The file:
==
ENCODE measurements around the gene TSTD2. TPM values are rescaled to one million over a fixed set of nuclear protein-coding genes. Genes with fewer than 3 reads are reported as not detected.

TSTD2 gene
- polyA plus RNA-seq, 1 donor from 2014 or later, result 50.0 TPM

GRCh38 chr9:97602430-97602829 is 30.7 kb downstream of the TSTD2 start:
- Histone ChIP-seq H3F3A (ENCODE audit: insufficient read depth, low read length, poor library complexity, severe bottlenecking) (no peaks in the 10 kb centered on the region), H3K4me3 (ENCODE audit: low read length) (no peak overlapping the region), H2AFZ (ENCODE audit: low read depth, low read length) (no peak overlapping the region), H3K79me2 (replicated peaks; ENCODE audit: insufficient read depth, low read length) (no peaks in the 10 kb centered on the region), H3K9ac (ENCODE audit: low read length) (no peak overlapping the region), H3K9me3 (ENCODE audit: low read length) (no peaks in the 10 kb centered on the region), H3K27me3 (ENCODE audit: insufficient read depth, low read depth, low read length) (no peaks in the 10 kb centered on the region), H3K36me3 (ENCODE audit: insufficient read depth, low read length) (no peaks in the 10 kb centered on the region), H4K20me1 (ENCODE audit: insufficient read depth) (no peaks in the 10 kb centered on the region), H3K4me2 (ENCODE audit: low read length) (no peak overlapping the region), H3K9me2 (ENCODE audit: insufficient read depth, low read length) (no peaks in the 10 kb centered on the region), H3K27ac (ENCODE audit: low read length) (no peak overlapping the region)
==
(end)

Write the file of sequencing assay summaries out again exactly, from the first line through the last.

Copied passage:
ENCODE measurements around the gene TSTD2. TPM values are rescaled to one million over a fixed set of nuclear protein-coding genes. Genes with fewer than 3 reads are reported as not detected.

TSTD2 gene
- polyA plus RNA-seq, 1 donor from 2014 or later, result 50.0 TPM

GRCh38 chr9:97602430-97602829 is 30.7 kb downstream of the TSTD2 start:
- Histone ChIP-seq H3F3A (ENCODE audit: insufficient read depth, low read length, poor library complexity, severe bottlenecking) (no peaks in the 10 kb centered on the region), H3K4me3 (ENCODE audit: low read length) (no peak overlapping the region), H2AFZ (ENCODE audit: low read depth, low read length) (no peak overlapping the region), H3K79me2 (replicated peaks; ENCODE audit: insufficient read depth, low read length) (no peaks in the 10 kb centered on the region), H3K9ac (ENCODE audit: low read length) (no peak overlapping the region), H3K9me3 (ENCODE audit: low read length) (no peaks in the 10 kb centered on the region), H3K27me3 (ENCODE audit: insufficient read depth, low read depth, low read length) (no peaks in the 10 kb centered on the region), H3K36me3 (ENCODE audit: insufficient read depth, low read length) (no peaks in the 10 kb centered on the region), H4K20me1 (ENCODE audit: insufficient read depth) (no peaks in the 10 kb centered on the region), H3K4me2 (ENCODE audit: low read length) (no peak overlapping the region), H3K9me2 (ENCODE audit: insufficient read depth, low read length) (no peaks in the 10 kb centered on the region), H3K27ac (ENCODE audit: low read length) (no peak overlapping the region)